Sometimes our neighbours are disappointed finding that we have substituted in-house preoccupations of our own for this divine vision of reconciliation. We are sometimes clearer about what we are against them what we are for. We fuss about churchy things. A handbook on Church needlework in the 1950s prescribes that “the length of the lavabo towel should be 12 inches for RCs and 18 inches for Anglicans”. Why Anglican’s should be so mucky as to need the larger towel, I know not.

As we gaze upon the Christ and his character is formed in us, his future becomes flesh and blood.

Christ leads us as his students, his disciples, to enrol others in a future which bears at least these four marks of “the good pleasure of the Father”.

1. Whole persons are brought home to God through the way of the Cross. Cut off from God, human beings fulfil less than their human potential. Through prayer and worship and walking ourselves the way of the Cross, we must play our part in retelling and enacting the story of what Jesus Christ has done. It will take every ounce of our God-given imagination to reveal the beauty of the story so ancient but so fresh. Everyone here has a role in this work.

2. The Church of Jesus Christ will be one and whole. It was his will and commandment that we should be one. This is not a matter of tactics but an essential part of the Father’s good pleasure and a contribution to achieving his intention that the whole world should dwell in symphony. Be impatient for unity among Christians. Do not retreat into a sectarian mentality. Jesus Christ pleads with us to help build his great and coming Church.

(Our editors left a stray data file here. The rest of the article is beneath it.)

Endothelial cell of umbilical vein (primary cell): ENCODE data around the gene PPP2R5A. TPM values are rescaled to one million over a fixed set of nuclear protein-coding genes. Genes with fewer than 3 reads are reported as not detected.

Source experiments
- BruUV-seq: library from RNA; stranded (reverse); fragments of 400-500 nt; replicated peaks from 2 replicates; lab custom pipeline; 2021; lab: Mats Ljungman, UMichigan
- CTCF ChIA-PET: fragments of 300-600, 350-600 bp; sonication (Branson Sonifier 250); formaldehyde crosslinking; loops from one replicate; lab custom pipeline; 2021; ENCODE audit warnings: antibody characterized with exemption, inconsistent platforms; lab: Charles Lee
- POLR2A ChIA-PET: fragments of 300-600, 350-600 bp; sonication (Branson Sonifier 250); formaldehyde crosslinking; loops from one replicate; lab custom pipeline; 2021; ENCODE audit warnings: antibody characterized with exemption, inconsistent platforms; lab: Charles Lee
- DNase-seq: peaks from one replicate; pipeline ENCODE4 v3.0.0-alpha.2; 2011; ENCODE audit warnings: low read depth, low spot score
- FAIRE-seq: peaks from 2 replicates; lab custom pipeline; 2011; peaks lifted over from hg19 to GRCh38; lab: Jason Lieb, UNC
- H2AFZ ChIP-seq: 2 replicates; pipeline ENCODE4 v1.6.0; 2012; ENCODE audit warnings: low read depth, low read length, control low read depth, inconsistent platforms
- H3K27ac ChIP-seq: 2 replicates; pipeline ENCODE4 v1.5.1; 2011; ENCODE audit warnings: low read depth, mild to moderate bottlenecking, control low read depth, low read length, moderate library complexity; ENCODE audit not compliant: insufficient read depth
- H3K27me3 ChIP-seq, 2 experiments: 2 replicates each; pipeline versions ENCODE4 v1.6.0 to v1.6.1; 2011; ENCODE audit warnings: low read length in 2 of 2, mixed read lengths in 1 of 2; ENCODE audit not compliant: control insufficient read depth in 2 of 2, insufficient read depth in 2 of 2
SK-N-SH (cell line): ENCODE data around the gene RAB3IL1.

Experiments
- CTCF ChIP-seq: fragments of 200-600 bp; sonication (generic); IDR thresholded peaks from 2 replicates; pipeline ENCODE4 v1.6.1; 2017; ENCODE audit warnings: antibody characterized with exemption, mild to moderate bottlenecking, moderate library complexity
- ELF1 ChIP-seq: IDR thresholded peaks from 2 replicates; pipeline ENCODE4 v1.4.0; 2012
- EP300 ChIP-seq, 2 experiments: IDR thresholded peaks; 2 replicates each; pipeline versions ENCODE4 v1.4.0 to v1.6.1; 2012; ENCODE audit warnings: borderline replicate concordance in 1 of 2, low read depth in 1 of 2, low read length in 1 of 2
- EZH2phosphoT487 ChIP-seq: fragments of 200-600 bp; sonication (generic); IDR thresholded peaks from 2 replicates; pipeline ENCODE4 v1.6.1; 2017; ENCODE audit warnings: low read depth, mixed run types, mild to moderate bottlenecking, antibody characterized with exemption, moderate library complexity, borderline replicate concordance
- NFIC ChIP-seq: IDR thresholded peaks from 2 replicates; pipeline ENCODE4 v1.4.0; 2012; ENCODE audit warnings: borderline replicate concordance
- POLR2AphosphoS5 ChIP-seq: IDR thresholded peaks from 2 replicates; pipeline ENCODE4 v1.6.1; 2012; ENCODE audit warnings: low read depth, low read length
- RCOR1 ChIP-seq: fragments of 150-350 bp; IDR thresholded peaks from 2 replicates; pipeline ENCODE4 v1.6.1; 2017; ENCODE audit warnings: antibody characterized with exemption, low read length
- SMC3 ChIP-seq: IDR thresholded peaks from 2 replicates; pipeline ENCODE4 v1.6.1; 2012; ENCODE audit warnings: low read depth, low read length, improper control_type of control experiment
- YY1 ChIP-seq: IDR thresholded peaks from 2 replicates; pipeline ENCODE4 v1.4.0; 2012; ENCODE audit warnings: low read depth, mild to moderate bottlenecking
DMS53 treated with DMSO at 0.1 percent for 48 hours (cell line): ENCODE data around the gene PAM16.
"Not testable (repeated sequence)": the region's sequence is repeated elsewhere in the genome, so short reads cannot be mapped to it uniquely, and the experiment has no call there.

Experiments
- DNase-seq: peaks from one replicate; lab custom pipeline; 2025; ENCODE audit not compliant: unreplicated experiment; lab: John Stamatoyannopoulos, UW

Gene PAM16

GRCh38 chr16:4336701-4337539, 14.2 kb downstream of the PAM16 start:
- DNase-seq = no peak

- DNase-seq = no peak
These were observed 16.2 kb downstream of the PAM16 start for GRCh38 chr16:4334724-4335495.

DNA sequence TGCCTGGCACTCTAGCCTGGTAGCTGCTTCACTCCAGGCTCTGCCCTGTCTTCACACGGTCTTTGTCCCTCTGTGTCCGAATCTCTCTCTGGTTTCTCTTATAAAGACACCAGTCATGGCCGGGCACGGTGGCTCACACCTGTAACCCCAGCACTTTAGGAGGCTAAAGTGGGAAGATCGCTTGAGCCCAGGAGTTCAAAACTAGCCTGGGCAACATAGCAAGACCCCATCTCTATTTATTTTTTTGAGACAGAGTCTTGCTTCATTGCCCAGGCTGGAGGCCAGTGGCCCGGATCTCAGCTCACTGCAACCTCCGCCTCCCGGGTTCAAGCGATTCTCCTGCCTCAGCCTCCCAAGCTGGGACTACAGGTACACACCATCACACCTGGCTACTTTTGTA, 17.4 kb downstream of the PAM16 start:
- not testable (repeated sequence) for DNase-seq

3. There will be one, whole Humanity. Joy and fullness of life do not flow from dis-related pleasure-seeking. Individual persons are unique and precious but they grow and flourish only to the extent that they are in communion with other persons. If the Christ character is being formed in us then we shall be partners with people of goodwill no matter what their belief or apparent lack of it: to feed the hungry, heal the sick and to build one whole humanity.

When the Christ character was formed in him, St Anthony the Great was able to sum up the Christian life thus, “my life and death are in my neighbour”. The Catholic movement in the Church of England gained ground finally because of the self-sacrificing love of slum priests like Father Lowder who worked just down the road in beloved London Docks. Christ calls us to contribute to the symphony by depending on one another for everything and being responsible for one another in everything.

4. Lastly the Father’s good pleasure is that there will be one whole creation, animate and inanimate, which we shall be able to enjoy and see as God did in the beginning: that it is good and beautiful. The Creation faces the threat of a godless project of human exploitation without limits with no end in view beyond the process itself. We are alive at a time when means pretend to be ends. As we see more and more the divine love in the face of Jesus Christ “through whom all things in heaven and earth were made” we shall find ourselves in partnership with all those who are concerned for the health of the planet and will know that in the end there will be one world — or none.

Beloved in Christ, Christ is not only our vision of the future but our way into it. Only in his strength can we see this challenge and not be daunted. Today we celebrate not a demo or a show of party strength or a churchy triumph. We celebrate because he has promised “I am with you always even unto the end of the world”.

Richard Chartres is Bishop of London. This sermon was preached in the London Arena on the Eve of Pentecost 2000